Jagdish Sahai, J.
1. This reference under Section 11(1) of the U.P. Sales Tax Act (hereinafter referred to as the Act) has been made by the Additional Judge (Revisions) Sales Tax, U.P., who has submitted a statement of the case and invited our opinion on the following questions of law :
(1) Whether under the circumstances and facts as stated above, the sales effected to Nepal buyers can be considered to be sales in the series of integrated activities, occasioning export of goods out of territory of India, and whether they are covered by Article 286(1)(b) of the Constitution ?
(2) Whether on the facts and circumstances as stated above the delivery of goods taken by the Nepal buyer on the last railway terminus in the State of U.P. (India) which was the only way of taking delivery amounts to actual delivery within the State and the resultant sale subject to tax under the U.P. Sales Tax Act?
2. The dealer in the present case is M/s. Damodar Dass Vishwanath of Farrukhabad (hereinafter referred to as the assessee). They deal in brass-wares and scrap and carry on their business in the city of Farrukhabad. During the years 1956-57 and 1958-59 they claimed to have exported some goods to Nepal and claimed exemption for those sales on the ground that the sales have been made in the course of exports. The goods were sold to dealers who belong to the State of Nepal. The delivery of the goods was made at Nepalganj which is the railway terminus for Nepal. The Sales Tax Officer included the turnover in respect of the goods sold to Nepal dealers in the assessment order. The assessee's appeal for the year 1956-57 was dismissed by the Judge (Appeals) Sales Tax, but that for the year 1958-59 was allowed by him, the Judge (Appeals) Sales Tax, by remanding the case for reassessment after giving an opportunity to the assessee to furnish a certificate from the customs barriers. The Commissioner of Sales Tax filed a revision application against the order of the Judge (Appeals) Sales Tax made in connection with the assessment year 1958-59 and the assessee filed one in respect of the assessment order made for the year 1956-57. The Judge (Revisions) dismissed the revision application filed by the assessee but allowed the one filed by the Commissioner of Sales Tax.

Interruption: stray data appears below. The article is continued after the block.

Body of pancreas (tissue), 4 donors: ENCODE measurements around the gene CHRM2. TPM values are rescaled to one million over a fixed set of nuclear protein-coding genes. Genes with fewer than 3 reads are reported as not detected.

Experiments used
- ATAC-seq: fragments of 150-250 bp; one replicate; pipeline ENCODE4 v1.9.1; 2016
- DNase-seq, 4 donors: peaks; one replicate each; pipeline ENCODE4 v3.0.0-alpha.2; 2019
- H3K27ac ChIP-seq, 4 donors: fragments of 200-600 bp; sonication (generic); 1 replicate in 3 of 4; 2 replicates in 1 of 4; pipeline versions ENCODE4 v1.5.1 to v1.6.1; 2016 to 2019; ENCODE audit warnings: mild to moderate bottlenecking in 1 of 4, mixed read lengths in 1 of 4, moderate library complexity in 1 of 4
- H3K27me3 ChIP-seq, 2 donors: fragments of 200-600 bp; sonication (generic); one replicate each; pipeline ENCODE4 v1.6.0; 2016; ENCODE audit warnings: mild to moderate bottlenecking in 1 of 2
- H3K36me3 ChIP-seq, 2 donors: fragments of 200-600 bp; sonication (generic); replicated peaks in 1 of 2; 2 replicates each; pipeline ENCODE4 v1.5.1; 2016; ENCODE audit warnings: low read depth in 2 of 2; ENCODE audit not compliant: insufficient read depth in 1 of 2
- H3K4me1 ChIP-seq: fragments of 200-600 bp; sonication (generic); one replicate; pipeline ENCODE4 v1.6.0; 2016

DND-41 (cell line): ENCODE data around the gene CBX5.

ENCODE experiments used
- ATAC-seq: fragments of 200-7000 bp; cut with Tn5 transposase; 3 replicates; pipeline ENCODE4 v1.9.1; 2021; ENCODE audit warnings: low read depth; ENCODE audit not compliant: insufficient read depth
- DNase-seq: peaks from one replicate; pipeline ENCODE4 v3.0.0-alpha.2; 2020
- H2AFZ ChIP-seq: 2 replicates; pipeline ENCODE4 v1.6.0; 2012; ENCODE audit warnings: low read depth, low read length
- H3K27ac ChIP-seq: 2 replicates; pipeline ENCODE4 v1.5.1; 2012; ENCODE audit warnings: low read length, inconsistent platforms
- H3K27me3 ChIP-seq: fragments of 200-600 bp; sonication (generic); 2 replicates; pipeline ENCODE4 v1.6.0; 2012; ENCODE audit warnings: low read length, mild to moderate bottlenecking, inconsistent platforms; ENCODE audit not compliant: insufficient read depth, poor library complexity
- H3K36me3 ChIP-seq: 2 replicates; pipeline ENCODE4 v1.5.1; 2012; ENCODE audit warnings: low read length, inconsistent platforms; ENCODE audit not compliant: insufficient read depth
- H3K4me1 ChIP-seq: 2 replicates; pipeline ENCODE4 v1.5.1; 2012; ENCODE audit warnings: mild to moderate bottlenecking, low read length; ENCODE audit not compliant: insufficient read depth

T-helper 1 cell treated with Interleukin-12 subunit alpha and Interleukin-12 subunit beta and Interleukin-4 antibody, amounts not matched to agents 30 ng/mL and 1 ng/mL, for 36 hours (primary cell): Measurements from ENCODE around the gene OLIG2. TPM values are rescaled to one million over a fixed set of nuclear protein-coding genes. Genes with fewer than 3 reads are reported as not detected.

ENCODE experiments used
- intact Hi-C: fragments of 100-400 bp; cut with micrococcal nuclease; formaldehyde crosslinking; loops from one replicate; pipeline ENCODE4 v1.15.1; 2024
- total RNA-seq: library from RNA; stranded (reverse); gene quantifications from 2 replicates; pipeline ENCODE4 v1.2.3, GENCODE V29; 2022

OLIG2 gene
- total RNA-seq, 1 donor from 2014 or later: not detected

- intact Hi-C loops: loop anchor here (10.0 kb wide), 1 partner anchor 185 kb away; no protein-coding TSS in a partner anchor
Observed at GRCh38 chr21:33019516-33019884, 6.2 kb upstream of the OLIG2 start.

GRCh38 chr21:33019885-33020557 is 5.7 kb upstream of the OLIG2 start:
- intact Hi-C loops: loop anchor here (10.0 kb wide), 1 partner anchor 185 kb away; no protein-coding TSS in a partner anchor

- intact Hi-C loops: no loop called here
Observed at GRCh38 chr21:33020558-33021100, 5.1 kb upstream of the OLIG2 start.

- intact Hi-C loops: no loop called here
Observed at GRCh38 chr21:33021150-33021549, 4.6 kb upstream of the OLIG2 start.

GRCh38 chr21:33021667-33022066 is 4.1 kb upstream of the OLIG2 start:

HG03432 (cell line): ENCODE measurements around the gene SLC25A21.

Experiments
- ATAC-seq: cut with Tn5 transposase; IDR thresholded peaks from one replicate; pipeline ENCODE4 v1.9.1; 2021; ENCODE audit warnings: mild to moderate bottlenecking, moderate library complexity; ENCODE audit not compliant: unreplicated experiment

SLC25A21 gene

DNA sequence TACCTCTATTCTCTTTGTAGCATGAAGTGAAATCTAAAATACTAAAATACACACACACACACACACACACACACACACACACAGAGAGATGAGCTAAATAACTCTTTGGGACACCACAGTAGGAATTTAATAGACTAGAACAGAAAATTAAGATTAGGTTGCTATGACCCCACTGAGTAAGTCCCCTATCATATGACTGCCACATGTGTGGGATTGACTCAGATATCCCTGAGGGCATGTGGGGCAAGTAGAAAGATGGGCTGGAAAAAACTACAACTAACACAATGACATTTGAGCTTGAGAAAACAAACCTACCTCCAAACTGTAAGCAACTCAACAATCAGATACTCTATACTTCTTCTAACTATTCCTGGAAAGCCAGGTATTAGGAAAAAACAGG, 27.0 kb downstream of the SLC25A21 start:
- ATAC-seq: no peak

3. Thereupon at the request of the assessee the two questions stated above were referred to this Court along with the statement of the case.
4. The statement of the case clearly mentions that the assessee had sold the goods to dealers who belong to the State of Nepal and that the delivery was given at Nepalganj which is within India. It has been further stated that the Nepal dealer was free to take the goods inside Nepal State or to sell them in Nepalganj which, as stated earlier, is a part of India. On the basis of the facts stated, especially the fact that the Nepal dealer had complete freedom to sell goods at Nepalganj, it cannot be said that the assessee had made sales to the Nepal dealers in the course of exports. Article 286(1)(b) which was introduced in the Constitution by the Sixth Amendment reads thus:
286. (1) No law of a State shall impose, or authorise the imposition of, a tax on the sale or purchase of goods where such sale or purchase takes place-
(b) in the course of the import of the goods into, or export of the goods out of, the territory of India.
5. Section 5 of the Central Sales Tax Act enacts that 'sale or purchase of goods shall be deemed to take place in the course of the export of the goods out of the territory of India only if the sale or purchase either occasions such export or is effected by a transfer of documents of title to the goods after the goods have crossed the customs frontiers of India.' The assessee's case has been that the sales in question have occasioned export. We are unable to agree that on the basis of the facts stated it can be said that the sales had occasioned export. In view of the finding that the Nepal dealer was free to sell the goods at Nepalganj, i.e., within India, it is not possible to hold that the sales had occasioned export. The view that we are taking finds support from the observations made by the learned Judges of the Supreme Court in Ben Gorm Nilgiri Plantations Co., Coonoor v. Sales Tax Officer, Special Circle, Ernakulam A.I.R. 1964 S.C. 1752 which are as follows :